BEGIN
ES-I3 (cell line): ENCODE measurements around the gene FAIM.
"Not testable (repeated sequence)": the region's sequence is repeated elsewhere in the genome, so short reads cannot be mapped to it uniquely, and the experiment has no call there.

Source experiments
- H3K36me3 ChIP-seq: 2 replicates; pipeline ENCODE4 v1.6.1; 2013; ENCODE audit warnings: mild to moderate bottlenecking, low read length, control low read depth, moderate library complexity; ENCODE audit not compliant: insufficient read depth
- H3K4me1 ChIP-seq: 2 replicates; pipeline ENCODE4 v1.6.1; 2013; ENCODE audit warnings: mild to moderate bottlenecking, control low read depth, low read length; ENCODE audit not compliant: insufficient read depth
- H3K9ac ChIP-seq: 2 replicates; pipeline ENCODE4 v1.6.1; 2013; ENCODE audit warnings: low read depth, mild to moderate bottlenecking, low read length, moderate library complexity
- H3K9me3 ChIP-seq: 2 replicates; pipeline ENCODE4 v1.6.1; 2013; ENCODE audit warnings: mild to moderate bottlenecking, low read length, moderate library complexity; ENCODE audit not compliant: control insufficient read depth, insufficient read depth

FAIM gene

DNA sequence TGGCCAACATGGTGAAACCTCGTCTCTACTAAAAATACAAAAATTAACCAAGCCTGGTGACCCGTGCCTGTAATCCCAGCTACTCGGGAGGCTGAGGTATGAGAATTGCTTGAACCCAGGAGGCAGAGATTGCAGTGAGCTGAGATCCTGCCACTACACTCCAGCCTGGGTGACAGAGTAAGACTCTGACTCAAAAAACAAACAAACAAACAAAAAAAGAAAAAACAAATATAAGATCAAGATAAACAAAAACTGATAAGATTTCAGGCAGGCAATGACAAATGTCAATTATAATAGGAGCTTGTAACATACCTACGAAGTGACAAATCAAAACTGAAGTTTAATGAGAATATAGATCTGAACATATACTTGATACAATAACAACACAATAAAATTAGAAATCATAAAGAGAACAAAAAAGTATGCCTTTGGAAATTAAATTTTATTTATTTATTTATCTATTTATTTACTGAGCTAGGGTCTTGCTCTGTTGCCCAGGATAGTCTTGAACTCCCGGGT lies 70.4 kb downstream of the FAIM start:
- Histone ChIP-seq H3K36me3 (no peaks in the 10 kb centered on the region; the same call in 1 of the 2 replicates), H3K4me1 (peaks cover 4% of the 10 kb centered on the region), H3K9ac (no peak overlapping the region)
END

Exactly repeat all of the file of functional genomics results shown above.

ES-I3 (cell line): ENCODE measurements around the gene FAIM.
"Not testable (repeated sequence)": the region's sequence is repeated elsewhere in the genome, so short reads cannot be mapped to it uniquely, and the experiment has no call there.

Source experiments
- H3K36me3 ChIP-seq: 2 replicates; pipeline ENCODE4 v1.6.1; 2013; ENCODE audit warnings: mild to moderate bottlenecking, low read length, control low read depth, moderate library complexity; ENCODE audit not compliant: insufficient read depth
- H3K4me1 ChIP-seq: 2 replicates; pipeline ENCODE4 v1.6.1; 2013; ENCODE audit warnings: mild to moderate bottlenecking, control low read depth, low read length; ENCODE audit not compliant: insufficient read depth
- H3K9ac ChIP-seq: 2 replicates; pipeline ENCODE4 v1.6.1; 2013; ENCODE audit warnings: low read depth, mild to moderate bottlenecking, low read length, moderate library complexity
- H3K9me3 ChIP-seq: 2 replicates; pipeline ENCODE4 v1.6.1; 2013; ENCODE audit warnings: mild to moderate bottlenecking, low read length, moderate library complexity; ENCODE audit not compliant: control insufficient read depth, insufficient read depth

FAIM gene

DNA sequence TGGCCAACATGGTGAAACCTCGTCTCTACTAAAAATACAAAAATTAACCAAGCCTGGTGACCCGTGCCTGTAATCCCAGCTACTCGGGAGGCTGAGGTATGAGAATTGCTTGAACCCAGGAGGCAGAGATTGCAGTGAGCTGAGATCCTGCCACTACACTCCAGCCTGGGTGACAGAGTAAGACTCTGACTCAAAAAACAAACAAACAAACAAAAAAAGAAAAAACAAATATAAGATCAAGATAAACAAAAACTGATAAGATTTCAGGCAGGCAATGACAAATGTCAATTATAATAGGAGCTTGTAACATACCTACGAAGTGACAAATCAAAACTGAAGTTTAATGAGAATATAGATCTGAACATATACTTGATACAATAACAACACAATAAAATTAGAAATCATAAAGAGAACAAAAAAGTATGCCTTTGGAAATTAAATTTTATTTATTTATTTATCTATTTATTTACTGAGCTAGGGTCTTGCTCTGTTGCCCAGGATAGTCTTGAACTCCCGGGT lies 70.4 kb downstream of the FAIM start:
- Histone ChIP-seq H3K36me3 (no peaks in the 10 kb centered on the region; the same call in 1 of the 2 replicates), H3K4me1 (peaks cover 4% of the 10 kb centered on the region), H3K9ac (no peak overlapping the region)